In 2015, millennials became the single largest component of the U.S. population. By
2020, they will make up 50 percent of the U.S. workforce, according to the Bureau of
Labor Statistics. The young, tech-savvy and self-confident generation's growing power is
reshaping the culture of the workplace and the very design of the office.
Planning for more creative office design is now essential for employees to attract
millennial new hires. National Business Furniture’s report indicates that 76 percent of the
millennial generation feels somewhat or very strongly that that office design and
aesthetic influences the impression of a company, when compared to 39 percent of
employees ages 55+ that care about office design.
NO MORE CORNER OFFICE: AN END TO OFFICE HIERARCHY
Hierarchy, tenure, and seniority are no longer the key factors in design. For example,
Law firm Nixon Peabody’s abandonment of their corner offices indicates a change of
the millennial-influenced workplace power structure. The story documenting the law
firm’s transition reveals the underlying signification of corner offices as “a marker of
achievement, a physical symbol of your status at the very top of a competitive
hierarchy that you'd spent years working to climb.”
In Nixon Peabody’s new space, all offices — for the junior associates and paralegals as well as senior partners — will be the same size. No one gets a conference table. Everyone has one guest chair. All offices will have glass walls in front, rather than a solid wall and door — the better to share the light throughout the office and the more to signal transparency, democracy and connection. Corner spaces, no longer symbols of individual power, are designed as team meeting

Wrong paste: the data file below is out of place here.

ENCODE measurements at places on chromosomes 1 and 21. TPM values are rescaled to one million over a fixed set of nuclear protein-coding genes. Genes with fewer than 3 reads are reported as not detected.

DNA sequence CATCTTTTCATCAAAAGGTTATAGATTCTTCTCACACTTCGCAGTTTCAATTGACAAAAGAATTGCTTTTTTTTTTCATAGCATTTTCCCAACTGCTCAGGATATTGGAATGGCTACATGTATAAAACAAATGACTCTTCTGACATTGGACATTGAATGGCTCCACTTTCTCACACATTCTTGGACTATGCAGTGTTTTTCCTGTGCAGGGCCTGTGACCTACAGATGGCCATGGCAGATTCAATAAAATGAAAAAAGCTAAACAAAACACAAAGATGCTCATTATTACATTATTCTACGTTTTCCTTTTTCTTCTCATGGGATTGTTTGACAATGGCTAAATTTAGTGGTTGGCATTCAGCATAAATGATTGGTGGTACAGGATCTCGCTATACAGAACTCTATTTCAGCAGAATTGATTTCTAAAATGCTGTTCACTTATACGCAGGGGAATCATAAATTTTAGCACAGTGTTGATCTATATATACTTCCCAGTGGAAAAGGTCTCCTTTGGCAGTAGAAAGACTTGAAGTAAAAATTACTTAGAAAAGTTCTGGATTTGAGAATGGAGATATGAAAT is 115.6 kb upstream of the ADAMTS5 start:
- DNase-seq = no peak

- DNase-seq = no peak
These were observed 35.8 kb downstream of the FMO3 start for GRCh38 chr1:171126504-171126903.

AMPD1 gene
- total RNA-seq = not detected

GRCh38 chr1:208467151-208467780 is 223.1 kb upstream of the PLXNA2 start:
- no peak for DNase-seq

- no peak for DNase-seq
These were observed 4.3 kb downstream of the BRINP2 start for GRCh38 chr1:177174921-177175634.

rooms for group collaboration - something millennials, those roughly between the ages of 18 and 34, have been taught to do since elementary school (Chicago Tribune).
Deliberate design for social space in the workspace is also on the rise. Kitchen, copy
room or mailroom that used to be the unintentional nucleus of gathering are now being
purposely designed to maximize cross-fertilization between groups. Reflecting
millennials’ strong need for socializing, Bernice Boucher from JLL’s Managing Director
and Workplace Strategy Practice Lead says that the [office] should not just be
lunchroom-style tables and chairs space, but provide a variety of settings to support
presents a well-designed social space that used to be an underutilized cafeteria.
WorkCafé combines open and enclosed spaces for small and large groups, individual workspaces, a cafeteria and coffee bar. It offers the functionality of a well-planned office with the vibe of a neighborhood pub. Here people meet, work, network, socialize and reenergize (Steelcase).
SAY YES TO HI-TECH
Under millennial leadership, the modern office is now a home to some of the most
advanced technology you’ll see anywhere. Between the rapid expansion of global
businesses and the rise of the telecommuting worker, many teams are spread out over
numerous locations and time zones.
Actively thinking of creative
ways to transform work, the G-Suite Team at Google has recently released a virtual whiteboard called Jamboard. The TV-like screen looks like a regular whiteboard, but each Jamboard can be
connected so that people in different offices can draw on the same board during brainstorming sessions.